More than two-thirds (68 per cent) of motorists support the introduction of 30km/h speed limits in city centre areas.
The annual 123.ie car review survey of nearly 4,000 motorists, found large-scale support for plans to lower limits in residential areas. Plans for the phasing in of such limits throughout Dublin city and suburbs were approved by the city council in December, despite opposition from AA Ireland.
The 30km/h limit will apply on almost all roads and streets as far as the council’s boundary with the four other Dublin local authorities, excluding “arterial” roads.
The bylaws were made available for public consultation earlier this year and 550 submissions were received with about 170 opposed to the imposition of 30km/h limits.
AA Ireland has described the widespread application of the 30km/h limit as “absurd” and having the potential to undermine road safety. As part of the bylaw consultation process, the AA sought to increase limits on larger access routes to the city, including parts of the city centre which have had a 30km/h limit since 2011.
The 30km/h bylaws will be introduced in phases from next March. Under the first phase, the limit will be extended west of the current city centre 30km/h zone to cover most of the streets between the Royal and Grand canals.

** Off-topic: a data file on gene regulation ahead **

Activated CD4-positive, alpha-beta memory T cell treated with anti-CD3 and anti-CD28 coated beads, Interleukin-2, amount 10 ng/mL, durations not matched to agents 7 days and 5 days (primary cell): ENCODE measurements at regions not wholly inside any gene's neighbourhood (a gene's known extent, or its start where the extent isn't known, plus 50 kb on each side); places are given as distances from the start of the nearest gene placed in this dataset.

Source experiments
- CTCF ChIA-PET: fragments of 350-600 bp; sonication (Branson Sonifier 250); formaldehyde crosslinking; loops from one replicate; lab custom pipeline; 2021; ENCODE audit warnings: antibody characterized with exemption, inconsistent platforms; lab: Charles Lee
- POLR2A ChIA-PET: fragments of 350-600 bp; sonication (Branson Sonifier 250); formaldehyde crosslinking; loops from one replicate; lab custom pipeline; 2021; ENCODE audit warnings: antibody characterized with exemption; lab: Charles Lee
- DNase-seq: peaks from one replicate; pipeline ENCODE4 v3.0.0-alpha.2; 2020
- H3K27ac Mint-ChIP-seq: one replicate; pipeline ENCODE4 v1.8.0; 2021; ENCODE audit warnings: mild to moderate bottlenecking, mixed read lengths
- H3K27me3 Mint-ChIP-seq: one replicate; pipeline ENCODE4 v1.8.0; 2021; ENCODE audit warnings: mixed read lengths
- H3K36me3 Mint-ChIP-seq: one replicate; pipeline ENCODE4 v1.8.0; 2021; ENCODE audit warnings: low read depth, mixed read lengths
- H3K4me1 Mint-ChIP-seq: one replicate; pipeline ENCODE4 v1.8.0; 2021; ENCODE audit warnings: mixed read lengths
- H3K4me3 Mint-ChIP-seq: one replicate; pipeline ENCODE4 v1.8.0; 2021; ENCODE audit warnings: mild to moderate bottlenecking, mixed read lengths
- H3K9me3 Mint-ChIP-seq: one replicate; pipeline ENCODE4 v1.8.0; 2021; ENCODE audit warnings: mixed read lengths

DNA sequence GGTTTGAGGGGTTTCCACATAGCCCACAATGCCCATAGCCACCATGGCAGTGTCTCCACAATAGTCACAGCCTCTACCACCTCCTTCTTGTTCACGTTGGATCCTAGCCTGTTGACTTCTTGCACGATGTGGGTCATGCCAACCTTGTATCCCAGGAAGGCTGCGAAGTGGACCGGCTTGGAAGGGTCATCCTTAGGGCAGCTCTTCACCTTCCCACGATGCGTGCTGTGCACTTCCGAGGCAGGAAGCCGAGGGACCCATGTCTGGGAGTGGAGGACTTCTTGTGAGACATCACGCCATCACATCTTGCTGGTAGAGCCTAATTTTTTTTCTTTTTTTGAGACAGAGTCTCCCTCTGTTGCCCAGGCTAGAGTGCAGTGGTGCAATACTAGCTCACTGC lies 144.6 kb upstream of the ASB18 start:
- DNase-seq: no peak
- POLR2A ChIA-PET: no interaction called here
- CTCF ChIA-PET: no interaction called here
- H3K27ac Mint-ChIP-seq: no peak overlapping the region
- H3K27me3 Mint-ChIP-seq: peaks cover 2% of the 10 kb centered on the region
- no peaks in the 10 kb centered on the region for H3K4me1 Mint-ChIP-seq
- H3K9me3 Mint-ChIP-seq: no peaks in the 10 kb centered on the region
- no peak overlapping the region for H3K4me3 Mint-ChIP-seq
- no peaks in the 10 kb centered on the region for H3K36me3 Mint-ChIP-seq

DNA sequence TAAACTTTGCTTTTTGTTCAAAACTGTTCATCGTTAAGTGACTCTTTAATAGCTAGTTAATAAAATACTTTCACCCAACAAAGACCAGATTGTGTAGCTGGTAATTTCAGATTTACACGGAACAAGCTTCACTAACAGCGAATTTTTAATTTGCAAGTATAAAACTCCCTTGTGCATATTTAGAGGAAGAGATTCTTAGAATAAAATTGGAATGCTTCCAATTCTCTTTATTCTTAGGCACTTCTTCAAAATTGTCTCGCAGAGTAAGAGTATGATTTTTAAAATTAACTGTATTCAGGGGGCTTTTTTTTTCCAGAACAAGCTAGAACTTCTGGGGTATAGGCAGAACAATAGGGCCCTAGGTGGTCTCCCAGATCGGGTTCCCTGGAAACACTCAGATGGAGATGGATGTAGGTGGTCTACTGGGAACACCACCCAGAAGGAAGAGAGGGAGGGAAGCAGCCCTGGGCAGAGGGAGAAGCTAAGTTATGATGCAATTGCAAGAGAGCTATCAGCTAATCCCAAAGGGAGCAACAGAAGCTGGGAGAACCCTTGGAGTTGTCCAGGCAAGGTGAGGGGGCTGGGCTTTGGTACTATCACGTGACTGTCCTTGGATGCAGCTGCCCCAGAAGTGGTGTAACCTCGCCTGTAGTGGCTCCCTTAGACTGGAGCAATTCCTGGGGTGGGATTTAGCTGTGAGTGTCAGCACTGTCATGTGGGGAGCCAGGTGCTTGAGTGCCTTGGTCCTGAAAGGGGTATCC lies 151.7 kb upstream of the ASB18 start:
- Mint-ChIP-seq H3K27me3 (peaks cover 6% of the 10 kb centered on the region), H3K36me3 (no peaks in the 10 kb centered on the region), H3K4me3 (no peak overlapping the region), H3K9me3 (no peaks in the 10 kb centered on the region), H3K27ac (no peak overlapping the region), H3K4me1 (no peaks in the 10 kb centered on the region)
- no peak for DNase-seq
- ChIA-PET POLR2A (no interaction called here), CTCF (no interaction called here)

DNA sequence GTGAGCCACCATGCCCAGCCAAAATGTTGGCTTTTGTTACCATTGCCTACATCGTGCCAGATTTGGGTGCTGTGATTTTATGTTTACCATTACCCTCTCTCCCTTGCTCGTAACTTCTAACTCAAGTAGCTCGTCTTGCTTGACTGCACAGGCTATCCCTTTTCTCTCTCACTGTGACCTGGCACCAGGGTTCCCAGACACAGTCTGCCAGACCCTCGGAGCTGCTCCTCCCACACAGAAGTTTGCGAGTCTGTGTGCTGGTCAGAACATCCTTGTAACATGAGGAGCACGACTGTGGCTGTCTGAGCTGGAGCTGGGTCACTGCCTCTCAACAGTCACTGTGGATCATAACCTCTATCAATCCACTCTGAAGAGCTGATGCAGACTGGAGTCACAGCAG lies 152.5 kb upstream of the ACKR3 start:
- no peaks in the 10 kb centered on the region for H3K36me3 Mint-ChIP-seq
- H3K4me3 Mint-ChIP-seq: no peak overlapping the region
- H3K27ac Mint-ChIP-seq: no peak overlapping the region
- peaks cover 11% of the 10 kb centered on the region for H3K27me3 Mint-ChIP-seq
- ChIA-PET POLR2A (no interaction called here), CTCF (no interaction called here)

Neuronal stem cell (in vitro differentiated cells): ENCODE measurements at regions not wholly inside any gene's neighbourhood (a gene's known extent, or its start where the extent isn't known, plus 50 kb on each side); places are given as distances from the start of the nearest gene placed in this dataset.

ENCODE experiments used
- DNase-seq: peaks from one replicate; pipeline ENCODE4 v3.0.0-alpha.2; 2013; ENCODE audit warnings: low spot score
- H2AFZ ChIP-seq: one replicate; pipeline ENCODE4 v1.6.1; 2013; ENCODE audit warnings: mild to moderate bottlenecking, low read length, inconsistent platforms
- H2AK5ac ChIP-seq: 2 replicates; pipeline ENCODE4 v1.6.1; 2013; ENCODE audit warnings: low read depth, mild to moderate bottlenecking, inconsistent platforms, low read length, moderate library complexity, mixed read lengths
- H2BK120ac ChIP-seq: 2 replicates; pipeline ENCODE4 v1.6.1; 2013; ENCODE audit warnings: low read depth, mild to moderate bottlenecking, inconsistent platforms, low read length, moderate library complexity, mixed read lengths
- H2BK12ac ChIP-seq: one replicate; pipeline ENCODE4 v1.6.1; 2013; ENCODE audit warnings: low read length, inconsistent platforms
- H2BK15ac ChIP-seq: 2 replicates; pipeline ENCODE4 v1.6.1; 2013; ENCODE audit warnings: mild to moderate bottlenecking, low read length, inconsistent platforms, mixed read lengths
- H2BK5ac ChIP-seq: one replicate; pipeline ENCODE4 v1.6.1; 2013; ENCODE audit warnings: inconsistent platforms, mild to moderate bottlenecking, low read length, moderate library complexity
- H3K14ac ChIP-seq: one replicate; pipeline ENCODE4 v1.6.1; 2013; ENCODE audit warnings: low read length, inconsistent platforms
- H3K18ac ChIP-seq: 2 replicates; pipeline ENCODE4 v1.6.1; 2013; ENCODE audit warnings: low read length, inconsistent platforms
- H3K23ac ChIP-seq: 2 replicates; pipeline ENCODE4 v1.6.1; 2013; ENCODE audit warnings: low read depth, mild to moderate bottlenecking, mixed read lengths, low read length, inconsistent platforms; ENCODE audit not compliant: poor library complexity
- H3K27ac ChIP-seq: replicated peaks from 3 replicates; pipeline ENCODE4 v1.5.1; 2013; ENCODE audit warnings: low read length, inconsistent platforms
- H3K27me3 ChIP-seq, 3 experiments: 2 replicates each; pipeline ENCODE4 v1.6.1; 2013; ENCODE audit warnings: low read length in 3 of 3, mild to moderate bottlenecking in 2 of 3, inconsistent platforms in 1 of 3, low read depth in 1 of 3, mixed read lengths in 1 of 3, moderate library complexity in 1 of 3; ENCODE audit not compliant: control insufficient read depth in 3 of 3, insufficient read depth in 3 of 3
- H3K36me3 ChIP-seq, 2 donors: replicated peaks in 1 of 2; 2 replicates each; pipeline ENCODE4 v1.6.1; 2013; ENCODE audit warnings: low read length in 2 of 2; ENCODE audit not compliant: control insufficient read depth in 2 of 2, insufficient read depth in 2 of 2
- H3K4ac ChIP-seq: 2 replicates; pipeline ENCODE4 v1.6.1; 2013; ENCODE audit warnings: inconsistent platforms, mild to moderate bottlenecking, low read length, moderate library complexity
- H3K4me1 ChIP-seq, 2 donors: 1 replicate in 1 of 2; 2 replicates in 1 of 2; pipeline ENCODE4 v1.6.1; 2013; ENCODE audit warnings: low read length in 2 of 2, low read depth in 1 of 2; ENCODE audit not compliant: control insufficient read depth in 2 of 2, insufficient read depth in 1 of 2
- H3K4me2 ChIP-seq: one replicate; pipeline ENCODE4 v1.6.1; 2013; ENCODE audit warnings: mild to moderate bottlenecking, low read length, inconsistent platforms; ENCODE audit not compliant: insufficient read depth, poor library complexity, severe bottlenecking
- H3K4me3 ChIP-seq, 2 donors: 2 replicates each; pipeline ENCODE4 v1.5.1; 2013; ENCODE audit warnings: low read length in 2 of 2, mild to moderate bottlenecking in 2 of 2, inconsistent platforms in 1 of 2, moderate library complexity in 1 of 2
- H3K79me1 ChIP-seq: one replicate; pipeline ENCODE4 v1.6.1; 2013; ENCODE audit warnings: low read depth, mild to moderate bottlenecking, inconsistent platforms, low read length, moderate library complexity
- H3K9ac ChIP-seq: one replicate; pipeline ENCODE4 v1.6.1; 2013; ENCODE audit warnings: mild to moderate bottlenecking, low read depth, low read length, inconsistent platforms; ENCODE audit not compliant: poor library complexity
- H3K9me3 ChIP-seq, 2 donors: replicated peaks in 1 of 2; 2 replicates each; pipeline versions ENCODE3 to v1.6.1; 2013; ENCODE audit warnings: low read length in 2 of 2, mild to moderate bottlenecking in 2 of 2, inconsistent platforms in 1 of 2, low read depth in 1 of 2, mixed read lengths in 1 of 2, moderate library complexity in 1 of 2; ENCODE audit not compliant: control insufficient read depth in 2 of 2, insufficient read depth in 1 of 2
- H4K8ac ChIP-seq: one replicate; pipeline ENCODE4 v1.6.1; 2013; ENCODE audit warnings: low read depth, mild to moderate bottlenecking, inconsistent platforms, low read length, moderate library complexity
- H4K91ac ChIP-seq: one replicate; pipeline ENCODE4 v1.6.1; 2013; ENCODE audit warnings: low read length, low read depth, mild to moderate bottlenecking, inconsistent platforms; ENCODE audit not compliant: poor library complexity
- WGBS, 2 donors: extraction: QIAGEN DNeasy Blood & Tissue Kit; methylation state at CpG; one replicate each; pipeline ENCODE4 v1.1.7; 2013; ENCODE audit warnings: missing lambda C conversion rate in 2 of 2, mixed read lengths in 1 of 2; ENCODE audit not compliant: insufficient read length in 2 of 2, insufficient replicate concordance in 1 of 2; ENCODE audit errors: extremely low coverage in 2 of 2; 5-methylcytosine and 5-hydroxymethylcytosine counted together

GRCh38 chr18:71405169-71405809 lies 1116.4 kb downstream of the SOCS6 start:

The next phase, scheduled for introduction in May 2017, will cover suburbs such as Sandymount, Crumlin, Drimnagh, Raheny and parts of Cabra, Phibsborough, Coolock, Glasnevin and Drumcondra.
Under the final phase, the implementation date of which has yet to be determined, the limit will be extended to the remaining suburbs from the city council border.
The cost of implementing the first two phases is expected to be €350,000.
Rising insurance costs
The 123.ie survey also found motorists blame the soaring costs of car insurance on firms attempting to recoup losses incurred in recent years. Over 85 per cent of motorists said their premiums have increased in the past 12 months, and 62 per cent said they had increased by more than 20 per cent.
Some 25.1 per cent of motorists said their insurance costs had increased by 20-29 per cent, while 12 per cent said their premiums had soared by 50 per cent or more.
Asked to rate reasons for the increase, motorists laid most of the blame on insurer recouping losses, followed by an increase in fraudulent claims, higher settlement costs, and insurance firms being run badly.
Meanwhile, a slight majority of drivers (51 per cent) also said they would not feel safe sharing the road with a self-driving car, and two-thirds said they would feel frightened about travelling in an autonomous vehicle.